Ms. J, just off the plane and still feeling the euphoria of her aliyah, drew a conclusion from the article that others have voiced: even when things seem to be going well for the Jews in a particular country, catastrophe is just around the corner, and Jews in America should take heed. I told her that she was free to infer whatever she liked from the excerpt I read, but I was not necessarily pushing in that direction, or any direction. Although I wasn’t up to articulating it at the time, I was in the process of developing an image in my fertile and sometimes overheated brain, which could perhaps be described as something from a movie: First you see a (fictional) rabbi sitting at his desk writing about the wonders of Jewish life in Berlin, Vienna, Warsaw, Paris…..The scene shifts to an large ship docked in a harbor, say in Hamburg, waiting to set sail for New York. Back to the rabbi, still writing. Back to the port where people are gathering to board the ship. Back to the rabbi. Back to the ship, where more and more people are gathering. The rabbi keeps writing, how we need to remain in our cities of residence in Europe where a ‘new world’ is opening up for the Jewish people and we are becoming a Light Unto the Nations. Back to the docks, where for the first time we see the faces of the now throngs of passengers boarding the ship and their families there to say good-bye. Why many of them are unmistakably Jews!, fleeing a life of oppression, of poverty, running away from conscription in the Czarist army, thousands of people, thousands of reasons. Close-ups of faces, a mixture of elation at fleeing to a New World and the sadness of knowing that they may never see again those they are leaving behind. Back to the rabbi, still writing………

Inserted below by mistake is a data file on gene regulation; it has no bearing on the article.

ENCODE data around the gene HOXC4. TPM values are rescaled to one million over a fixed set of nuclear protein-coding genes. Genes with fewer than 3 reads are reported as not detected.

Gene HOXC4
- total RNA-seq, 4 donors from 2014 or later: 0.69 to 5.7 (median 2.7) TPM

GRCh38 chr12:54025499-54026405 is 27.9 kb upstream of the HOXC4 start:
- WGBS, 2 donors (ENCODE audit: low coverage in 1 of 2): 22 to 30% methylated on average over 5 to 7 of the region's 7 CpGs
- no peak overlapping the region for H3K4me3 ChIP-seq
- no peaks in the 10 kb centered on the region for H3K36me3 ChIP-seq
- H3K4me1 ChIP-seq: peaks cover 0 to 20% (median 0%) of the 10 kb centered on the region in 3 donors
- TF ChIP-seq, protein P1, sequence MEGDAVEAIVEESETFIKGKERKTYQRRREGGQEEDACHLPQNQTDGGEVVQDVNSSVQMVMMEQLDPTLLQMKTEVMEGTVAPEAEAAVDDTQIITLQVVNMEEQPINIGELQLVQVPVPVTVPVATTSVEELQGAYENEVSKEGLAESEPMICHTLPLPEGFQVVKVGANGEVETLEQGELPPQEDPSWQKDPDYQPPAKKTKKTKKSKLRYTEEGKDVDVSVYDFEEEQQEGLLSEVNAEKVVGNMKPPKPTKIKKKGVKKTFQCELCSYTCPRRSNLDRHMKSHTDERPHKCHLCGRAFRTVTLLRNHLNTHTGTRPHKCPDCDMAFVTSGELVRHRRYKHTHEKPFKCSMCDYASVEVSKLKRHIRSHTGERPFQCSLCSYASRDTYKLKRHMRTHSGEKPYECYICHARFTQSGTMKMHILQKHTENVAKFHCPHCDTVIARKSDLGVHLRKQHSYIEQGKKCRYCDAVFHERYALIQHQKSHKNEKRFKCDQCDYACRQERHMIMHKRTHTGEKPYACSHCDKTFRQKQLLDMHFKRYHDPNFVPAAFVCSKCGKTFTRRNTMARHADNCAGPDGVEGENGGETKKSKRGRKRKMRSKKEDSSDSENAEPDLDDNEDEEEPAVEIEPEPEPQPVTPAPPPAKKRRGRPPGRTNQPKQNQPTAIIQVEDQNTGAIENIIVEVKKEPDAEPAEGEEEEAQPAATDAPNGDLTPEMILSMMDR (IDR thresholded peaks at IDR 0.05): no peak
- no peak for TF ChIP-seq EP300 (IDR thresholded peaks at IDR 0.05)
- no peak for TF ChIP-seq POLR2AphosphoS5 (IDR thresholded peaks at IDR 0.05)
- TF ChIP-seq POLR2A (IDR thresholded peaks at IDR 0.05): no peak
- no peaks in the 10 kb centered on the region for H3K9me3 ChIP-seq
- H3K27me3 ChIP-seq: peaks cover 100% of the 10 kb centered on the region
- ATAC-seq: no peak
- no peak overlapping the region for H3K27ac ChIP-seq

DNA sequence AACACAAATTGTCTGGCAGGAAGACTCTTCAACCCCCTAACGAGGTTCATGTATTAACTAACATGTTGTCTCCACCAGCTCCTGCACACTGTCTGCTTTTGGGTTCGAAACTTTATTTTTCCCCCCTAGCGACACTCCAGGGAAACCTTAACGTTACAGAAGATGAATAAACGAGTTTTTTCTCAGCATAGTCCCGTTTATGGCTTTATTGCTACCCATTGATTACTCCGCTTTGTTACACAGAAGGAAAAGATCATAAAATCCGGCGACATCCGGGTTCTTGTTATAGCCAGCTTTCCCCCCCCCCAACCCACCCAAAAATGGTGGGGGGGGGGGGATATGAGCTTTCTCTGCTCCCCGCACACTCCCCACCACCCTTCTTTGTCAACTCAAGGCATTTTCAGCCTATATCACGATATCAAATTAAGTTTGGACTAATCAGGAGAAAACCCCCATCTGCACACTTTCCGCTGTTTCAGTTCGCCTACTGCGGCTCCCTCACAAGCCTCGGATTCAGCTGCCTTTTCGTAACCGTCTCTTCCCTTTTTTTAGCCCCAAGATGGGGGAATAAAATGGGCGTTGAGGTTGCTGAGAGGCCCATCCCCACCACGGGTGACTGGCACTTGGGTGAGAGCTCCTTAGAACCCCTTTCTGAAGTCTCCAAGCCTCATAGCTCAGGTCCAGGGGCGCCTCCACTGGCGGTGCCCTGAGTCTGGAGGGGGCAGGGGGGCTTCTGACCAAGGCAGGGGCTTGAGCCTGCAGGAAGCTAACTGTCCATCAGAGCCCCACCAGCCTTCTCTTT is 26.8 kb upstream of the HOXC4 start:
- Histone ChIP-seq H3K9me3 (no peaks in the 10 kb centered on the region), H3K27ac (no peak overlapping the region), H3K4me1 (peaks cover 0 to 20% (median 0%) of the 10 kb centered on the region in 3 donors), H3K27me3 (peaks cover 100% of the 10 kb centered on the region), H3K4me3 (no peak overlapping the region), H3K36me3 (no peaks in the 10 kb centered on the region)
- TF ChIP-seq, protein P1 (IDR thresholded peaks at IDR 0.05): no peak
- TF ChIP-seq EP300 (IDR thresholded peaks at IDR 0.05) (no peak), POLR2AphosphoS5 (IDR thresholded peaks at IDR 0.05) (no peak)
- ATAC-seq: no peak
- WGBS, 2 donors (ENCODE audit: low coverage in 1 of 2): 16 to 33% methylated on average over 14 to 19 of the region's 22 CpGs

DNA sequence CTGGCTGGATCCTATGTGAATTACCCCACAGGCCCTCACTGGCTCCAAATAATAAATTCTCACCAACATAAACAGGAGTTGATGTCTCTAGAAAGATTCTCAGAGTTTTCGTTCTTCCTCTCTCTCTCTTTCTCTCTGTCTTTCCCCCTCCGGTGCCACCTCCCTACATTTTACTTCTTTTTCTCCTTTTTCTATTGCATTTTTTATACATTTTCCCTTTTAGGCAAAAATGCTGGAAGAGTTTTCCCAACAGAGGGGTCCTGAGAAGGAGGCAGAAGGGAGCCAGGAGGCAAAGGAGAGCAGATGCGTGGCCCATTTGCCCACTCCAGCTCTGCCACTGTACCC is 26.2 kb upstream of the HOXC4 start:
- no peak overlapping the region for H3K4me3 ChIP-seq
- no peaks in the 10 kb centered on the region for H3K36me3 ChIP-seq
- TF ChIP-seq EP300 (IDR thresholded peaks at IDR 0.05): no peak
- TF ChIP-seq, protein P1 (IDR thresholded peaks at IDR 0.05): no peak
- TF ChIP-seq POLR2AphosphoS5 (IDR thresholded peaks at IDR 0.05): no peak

I know something about this topic because all four of my grandparents were on one of those boats.